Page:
You Want Me to Massage My What?

Many of us have heard of the ring of fire that engulfs the vulva when the baby’s head is crowning and stretching your vagina in ways you never imagined possible.

Massaging your perineum can sometimes help prevent some of the discomfort, tearing or ripping and, possibly, the need (in some cases) to have an episiotomy during the delivery of a baby. An episiotomy is an incision made by a medical provider when they feel: the labor is not progressing; serious tearing seems very likely to occur; or the baby needs to be delivered quickly because of a medical condition (i.e., the umbilical cord is wrapped around the baby’s neck). According to the American College of Nurse-Midwives, 40-85% of women who have vaginal deliveries will tear and about two-thirds of those women will need stitches. For those who are unclear where their perineum is, it is the area between the bottom of your vagina and the anus. This area is sometimes referred to as “the taint.”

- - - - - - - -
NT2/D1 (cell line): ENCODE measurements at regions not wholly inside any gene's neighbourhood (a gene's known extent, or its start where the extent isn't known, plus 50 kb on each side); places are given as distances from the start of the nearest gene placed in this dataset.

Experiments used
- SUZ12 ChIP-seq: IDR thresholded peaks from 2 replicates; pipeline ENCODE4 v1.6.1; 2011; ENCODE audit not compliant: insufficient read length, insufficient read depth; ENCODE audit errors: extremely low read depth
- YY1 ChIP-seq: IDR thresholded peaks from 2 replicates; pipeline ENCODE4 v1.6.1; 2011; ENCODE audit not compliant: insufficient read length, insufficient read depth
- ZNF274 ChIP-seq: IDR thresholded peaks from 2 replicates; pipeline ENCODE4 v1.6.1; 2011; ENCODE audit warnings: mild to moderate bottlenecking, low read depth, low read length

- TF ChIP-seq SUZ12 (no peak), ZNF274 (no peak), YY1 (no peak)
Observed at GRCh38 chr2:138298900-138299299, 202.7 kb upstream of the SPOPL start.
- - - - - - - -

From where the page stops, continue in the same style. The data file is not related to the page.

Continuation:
Some women are encouraged by their doctors or midwives to massage this area, starting approximately 4-6 weeks before their due date, to help the skin become more pliable for the incredible amount of stretching it will endure during delivery. If you are interested in performing this type of massage you should consult with your healthcare provider on how to properly perform the procedure. They may prescribe a specific lubricant, like KY Jelly or natural oils like vitamin E or olive oil.

Bottom line: The jury is still out if whether perineal massage significantly reduces tearing or the need for an episiotomy. Midwifes and women who have performed the massage prior to delivery state that it greatly reduces vaginal trauma. The midwives in the practice I’m going to swear by it, which is good enough for me. If it doesn’t work then there was no harm done, and if it does then I will be extremely thankful that my precious perineum does not have stitches in it for 6-8 weeks after delivery. Ouch!!

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